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by Jason Snell & Dan Moren

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By Jason Snell

WWDC 2023: More responsive iOS camera apps

An apple employee doing a skateboard jump on the session video.

Usually WWDC week is for new OS features. But this year, WWDC was stuffed full of new Macs and an entirely new Apple platform, so I’m slowly digging out of that and starting to dig into the new OS features announced last week. In the “Create a More Responsive Camera Experience” video, there are some exciting new features that should improve the experience of taking iPhone photos.

A lot of the secret sauce Apple uses to generate iPhone photos involves taking multiple images and then fusing them together. The most high-profile of these features is Deep Fusion (often jokingly referred to as “sweater mode,” referring to Apple’s demo images of detailed images of the weave in a sweater). Deep Fusion can generate great results, but it takes time to run. If you take a Deep Fusion photo, you may end up having to wait before taking your next shot—and you might miss something great in the meantime.

In iOS 17, a new deferred photo processing feature allows camera apps to push off image processing until after your camera session is complete. The result is that the shutter button becomes active almost immediately, so you can take more pictures—which is a good thing. The system saves a temporary, unprocessed image to your photo library as a placeholder, and when your phone is no longer busily shooting photos, it will fuse the image captures in the background and then replace the proxy with a full-fledged Deep Fusion photo.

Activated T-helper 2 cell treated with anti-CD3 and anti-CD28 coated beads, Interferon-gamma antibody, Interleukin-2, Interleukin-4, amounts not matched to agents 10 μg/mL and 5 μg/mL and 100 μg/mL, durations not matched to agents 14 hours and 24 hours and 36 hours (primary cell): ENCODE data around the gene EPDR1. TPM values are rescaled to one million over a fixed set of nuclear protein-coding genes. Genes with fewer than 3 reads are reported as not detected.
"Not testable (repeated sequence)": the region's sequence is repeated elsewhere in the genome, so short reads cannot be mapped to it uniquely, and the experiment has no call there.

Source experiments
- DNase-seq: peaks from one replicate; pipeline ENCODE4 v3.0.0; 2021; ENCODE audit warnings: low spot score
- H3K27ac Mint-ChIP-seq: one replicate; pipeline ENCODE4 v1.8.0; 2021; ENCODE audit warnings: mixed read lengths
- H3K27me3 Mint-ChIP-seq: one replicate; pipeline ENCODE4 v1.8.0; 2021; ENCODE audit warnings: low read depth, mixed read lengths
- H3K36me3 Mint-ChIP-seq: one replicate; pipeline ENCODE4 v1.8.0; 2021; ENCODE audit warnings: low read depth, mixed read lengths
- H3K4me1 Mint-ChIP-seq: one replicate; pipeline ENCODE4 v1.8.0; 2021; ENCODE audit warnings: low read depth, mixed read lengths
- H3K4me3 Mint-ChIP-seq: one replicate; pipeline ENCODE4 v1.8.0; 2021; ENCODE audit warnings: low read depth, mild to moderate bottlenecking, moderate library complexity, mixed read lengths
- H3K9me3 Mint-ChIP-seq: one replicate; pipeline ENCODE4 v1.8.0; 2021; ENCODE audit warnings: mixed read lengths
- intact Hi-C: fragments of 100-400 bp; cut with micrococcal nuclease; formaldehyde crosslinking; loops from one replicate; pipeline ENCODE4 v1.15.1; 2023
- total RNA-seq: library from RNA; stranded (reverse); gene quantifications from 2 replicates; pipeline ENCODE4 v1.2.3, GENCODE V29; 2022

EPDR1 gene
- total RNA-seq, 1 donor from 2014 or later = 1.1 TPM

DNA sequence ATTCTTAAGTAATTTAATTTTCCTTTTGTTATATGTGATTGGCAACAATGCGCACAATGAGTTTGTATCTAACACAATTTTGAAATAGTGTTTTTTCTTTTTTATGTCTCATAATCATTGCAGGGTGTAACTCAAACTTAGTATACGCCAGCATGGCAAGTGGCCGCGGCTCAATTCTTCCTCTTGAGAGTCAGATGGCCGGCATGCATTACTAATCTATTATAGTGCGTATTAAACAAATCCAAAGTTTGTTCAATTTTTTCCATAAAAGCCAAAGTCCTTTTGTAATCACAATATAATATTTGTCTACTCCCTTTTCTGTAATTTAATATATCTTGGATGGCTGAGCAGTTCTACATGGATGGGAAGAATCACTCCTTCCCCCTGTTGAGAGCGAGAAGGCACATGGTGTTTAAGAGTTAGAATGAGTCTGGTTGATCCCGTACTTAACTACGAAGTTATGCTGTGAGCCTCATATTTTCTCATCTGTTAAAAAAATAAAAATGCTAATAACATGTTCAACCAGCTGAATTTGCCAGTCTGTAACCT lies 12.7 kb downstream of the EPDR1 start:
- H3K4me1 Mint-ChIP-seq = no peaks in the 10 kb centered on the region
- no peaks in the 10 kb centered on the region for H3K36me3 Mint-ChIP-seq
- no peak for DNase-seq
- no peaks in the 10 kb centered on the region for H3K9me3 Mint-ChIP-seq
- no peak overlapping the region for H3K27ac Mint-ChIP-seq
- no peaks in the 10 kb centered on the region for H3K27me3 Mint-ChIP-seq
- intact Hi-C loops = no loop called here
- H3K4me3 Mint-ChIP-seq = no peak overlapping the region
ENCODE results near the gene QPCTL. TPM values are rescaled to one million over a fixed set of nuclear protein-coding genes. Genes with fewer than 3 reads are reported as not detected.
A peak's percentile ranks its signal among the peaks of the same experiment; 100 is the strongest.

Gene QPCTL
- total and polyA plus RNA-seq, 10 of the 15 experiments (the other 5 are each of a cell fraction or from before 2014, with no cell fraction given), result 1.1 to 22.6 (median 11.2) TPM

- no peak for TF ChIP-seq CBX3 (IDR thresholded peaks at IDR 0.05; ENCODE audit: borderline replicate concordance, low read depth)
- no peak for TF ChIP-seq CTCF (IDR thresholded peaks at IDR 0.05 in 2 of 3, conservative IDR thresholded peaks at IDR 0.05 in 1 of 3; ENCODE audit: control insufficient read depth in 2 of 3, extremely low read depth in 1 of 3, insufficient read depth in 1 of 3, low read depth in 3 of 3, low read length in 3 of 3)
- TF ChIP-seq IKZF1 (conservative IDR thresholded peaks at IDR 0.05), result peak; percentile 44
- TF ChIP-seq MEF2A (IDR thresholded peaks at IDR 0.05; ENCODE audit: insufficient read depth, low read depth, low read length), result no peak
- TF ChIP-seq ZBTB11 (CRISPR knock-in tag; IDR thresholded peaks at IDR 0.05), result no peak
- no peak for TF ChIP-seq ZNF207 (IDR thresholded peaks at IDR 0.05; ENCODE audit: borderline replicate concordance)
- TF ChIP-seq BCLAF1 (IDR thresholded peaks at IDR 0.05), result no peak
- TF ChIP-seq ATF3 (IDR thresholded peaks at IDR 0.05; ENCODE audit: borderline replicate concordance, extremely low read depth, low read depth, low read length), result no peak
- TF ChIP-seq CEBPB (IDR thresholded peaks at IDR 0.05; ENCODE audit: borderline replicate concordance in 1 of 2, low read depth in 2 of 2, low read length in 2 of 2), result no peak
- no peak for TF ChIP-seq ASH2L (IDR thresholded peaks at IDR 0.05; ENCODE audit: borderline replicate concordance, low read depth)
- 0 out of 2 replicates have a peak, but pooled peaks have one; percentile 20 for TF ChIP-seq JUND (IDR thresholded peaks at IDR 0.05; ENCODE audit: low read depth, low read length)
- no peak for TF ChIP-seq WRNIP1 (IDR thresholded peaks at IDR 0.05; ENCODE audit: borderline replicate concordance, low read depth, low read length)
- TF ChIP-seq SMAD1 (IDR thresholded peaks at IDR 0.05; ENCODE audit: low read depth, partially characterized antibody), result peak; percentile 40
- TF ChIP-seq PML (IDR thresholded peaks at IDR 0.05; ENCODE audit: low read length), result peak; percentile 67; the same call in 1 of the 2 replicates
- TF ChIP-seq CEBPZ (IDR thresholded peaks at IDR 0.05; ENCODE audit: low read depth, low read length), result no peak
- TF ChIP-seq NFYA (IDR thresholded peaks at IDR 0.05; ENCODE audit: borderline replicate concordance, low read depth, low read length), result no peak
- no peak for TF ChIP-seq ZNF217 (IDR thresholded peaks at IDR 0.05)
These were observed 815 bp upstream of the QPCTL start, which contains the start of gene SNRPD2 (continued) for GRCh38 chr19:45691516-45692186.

The other update to camera-capture features in iOS 17 is designed to reduce shutter lag, which is the unfortunate effect where your camera captures an image a few fractions of a second after you pressed the shutter button. The iPhone camera is capturing images at 30 frames per second and can use multiple images to fuse together something nice, but it can’t go back in time—or can it? In fact, in iOS 17 the camera buffer can capture all the time during a shooting session, so when you press the shutter, it is able to capture the moment you intended—and use previous frames to help generate the final images, not just future ones. The result, according to Apple, is true “zero shutter lag.”

The iOS 17 responsive capture and fast capture features will work on iPhones with an A12 Bionic chip or newer.

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